MN: Other than the typical “I wanna capture the fleeting moments of life” schpiel, street photography is my way of sticking it to the man so to speak. Like poker, the house always wins. Every now and then the perfect hand comes and you happen to bet big and take down the house. Most of the time we take shitty snapshots of mundane objects, but when that perfect moment comes where you’re at the right place at the right time and had the right settings on your camera, and, well, that time is beautiful.

HESO: Do you enjoy shooting in Japan better than elsewhere? How is it different than shooting in the States?

MN: Difficult to answer really. It wasn’t until I got to Japan that I took it seriously. So I can’t say I’ve had a good attempt at really shooting in other places. I did recently go to Spain however and found the light there to feel harsh and low, quite challenging.

A Floating World in Bloom - HESO Interviews Tokyo-based photographer Michael NguyenHESO: What is the most difficult aspect of being a photographer today?

MN: Coming up with something groundbreaking and new since everything seems like its been done. Cliche is the enemy.

HESO: So much good photography in my experience is due the serendipitous moment. Share with us a story of accidental good fortune.

MN: In life anyway, accidental is the only kind of good fortune I get. As far as photography, I can’t go as far as to say I’ve had any true serendipitous moments. You always try to be in the place with the best possibility of seeing something interesting and be prepared as best as you can. Photography isn’t a terrible John Cusack movie.

HESO: Flowers, youth, the elegant form of the female nude… what else do you find beautiful in this world?

MN: That’s just about it! Haha. With the sensory overload in this day and age I’ve become so jaded and numb that anything that stimulates any kind of emotion, good or bad, is beautiful in this world. Being rather immature for my age however, beauty remains a superficial thing unfortunately…

HESO: Your photos presented herein are just lovely. Any chance they’ll become part and parcel of a more comprehensive project on beauty?

MN: Ideally yes. but again like I mentioned earlier its really hard not to do cliche and redundant things, so who knows. I’m torn between just getting out there or hold out till I have something mind blowing. waiting for that epiphany.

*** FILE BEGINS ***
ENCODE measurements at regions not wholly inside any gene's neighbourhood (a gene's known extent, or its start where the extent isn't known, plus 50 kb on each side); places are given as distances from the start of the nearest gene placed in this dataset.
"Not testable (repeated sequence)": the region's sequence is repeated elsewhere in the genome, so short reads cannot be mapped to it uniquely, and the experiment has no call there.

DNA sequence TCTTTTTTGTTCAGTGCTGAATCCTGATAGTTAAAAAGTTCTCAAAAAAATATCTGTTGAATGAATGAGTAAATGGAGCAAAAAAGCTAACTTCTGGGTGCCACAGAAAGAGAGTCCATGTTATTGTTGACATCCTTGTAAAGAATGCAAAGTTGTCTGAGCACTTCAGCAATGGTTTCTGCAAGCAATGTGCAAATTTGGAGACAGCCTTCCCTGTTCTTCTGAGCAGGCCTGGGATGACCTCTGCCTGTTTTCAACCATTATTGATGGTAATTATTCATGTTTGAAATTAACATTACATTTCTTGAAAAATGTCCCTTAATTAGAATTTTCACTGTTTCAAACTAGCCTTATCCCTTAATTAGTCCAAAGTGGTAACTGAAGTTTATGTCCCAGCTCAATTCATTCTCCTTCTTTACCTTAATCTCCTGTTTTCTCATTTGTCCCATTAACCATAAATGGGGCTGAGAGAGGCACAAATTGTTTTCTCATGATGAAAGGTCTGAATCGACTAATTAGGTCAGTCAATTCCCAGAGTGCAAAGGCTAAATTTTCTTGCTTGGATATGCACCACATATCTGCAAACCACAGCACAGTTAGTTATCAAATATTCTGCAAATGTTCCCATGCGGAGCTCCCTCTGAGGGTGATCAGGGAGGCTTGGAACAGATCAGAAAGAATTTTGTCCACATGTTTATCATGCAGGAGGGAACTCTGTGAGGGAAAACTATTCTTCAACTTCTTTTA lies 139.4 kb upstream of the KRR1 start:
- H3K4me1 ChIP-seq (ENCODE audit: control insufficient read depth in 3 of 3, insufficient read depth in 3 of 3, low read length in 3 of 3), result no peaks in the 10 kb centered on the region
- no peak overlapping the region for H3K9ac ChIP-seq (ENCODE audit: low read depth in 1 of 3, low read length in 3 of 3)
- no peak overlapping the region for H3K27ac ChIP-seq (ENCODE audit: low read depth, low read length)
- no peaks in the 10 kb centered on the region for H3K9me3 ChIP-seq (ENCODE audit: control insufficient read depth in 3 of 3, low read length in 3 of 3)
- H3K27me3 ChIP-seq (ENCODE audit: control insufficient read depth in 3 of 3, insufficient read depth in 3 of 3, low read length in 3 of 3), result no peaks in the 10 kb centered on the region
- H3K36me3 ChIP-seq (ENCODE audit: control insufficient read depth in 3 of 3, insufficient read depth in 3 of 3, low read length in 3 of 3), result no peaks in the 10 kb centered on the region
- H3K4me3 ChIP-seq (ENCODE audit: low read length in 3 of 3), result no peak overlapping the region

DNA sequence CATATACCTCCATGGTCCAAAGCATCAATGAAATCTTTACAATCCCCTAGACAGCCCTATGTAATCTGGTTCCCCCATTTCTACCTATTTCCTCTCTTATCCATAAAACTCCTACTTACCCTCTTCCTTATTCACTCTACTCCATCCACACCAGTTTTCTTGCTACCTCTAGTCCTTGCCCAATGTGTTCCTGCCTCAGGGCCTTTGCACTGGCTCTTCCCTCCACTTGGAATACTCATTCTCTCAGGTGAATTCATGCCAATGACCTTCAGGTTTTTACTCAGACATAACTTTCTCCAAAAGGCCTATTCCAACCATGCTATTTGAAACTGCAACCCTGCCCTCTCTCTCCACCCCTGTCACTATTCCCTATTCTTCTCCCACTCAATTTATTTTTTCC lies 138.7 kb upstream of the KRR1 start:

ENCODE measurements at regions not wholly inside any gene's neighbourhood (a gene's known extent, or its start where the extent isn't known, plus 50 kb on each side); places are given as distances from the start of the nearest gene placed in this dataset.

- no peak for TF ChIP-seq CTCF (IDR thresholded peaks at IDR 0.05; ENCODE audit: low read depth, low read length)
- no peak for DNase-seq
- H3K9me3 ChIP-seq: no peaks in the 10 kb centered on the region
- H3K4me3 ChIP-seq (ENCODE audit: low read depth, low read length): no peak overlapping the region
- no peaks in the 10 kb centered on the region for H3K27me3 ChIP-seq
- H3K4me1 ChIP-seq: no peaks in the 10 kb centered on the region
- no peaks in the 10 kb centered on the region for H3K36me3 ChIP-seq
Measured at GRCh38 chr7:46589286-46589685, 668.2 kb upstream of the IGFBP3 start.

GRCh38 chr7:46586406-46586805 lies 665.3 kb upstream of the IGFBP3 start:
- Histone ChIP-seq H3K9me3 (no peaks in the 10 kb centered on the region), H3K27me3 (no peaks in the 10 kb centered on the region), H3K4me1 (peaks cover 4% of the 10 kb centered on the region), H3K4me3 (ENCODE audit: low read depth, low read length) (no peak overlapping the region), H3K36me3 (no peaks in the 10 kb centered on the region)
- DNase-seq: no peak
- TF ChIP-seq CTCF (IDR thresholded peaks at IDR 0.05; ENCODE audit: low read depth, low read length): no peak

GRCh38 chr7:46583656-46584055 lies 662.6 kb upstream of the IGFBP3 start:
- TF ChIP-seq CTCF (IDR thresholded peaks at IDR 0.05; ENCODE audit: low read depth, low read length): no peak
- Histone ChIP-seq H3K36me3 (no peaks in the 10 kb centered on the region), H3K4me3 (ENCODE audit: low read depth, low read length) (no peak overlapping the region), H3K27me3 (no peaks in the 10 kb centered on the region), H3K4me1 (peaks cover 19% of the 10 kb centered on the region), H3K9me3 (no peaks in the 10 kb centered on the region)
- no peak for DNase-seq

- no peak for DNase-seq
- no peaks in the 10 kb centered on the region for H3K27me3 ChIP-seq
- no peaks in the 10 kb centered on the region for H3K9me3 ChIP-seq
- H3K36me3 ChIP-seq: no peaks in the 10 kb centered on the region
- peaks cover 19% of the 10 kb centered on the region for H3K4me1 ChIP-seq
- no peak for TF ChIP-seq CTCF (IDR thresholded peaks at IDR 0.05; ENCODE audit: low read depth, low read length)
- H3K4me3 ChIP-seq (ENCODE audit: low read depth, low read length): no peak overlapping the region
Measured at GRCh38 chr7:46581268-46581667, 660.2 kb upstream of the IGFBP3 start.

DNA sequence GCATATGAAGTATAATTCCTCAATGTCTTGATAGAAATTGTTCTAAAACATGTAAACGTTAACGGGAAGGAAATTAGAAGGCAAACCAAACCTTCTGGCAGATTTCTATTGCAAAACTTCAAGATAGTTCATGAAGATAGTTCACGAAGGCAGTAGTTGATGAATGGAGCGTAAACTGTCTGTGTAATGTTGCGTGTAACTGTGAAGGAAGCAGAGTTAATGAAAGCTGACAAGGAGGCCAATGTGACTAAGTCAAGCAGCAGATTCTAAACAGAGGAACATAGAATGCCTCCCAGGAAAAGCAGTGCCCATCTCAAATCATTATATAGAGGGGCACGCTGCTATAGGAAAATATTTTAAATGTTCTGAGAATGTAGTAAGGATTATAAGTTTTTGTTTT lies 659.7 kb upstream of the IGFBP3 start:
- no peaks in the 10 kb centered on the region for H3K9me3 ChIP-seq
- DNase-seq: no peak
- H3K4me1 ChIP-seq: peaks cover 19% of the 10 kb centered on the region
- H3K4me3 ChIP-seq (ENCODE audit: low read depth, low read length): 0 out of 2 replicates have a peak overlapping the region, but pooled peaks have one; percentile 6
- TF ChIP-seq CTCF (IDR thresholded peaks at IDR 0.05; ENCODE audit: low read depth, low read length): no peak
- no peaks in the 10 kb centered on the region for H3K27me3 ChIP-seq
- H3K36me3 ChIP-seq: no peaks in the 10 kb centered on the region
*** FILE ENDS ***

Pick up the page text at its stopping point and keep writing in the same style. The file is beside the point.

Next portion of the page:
HESO: You are somewhat notorious among your friends for the ‘babe in the onsen’ motif, but a lot of the ribbing is just jealousy. They would love to imitate you if only they could! Any tips for guys on making their beautiful girlfriends comfortable enough to pose in such intimate circumstances?

MN: Lots of booze! Seriously though, women tend to be insecure creatures. Reassuring them of how sexy they are and showing your passion in having them as such an integral part of your vision is key. Everyone just wants to feel needed and loved.

See more of Michael’s work here.

M. finding his way to a spot for creating a suitable new home for a seedling

Extreme Loggers – Planters in British Columbia

“Live an interesting life and you’ll take interesting pictures.”

— Jim O’Connell

M. finding his way to a spot for creating a suitable new home for a seedling

M. finding his way to a spot for creating a suitable new home for a seedling

You know the photographer Arnaud De Grave from such HESO projects as the interview with Christiania documentary photographer Charlotte Østervang as well as his in-depth gastronomic reportage on French Truffles and the simple art of Gnocchi. Of course. The French-born, raised and educated in engineering education De Grave, had, until very recently, lived and worked for many years in Copenhagen, Denmark as Associate Professor at the Technical University of Denmark. As part of his work, he traveled to various countries for seminars and guest lecture spots–Singapore, India, Japan, even the USA. He had co-founded BOP in 2004, all film…as he says, “the whole idea behind my photography is film”, and only began “digicrapping” because his mum wanted to see Japan before he came back. Oh the impatience of the modern generations…!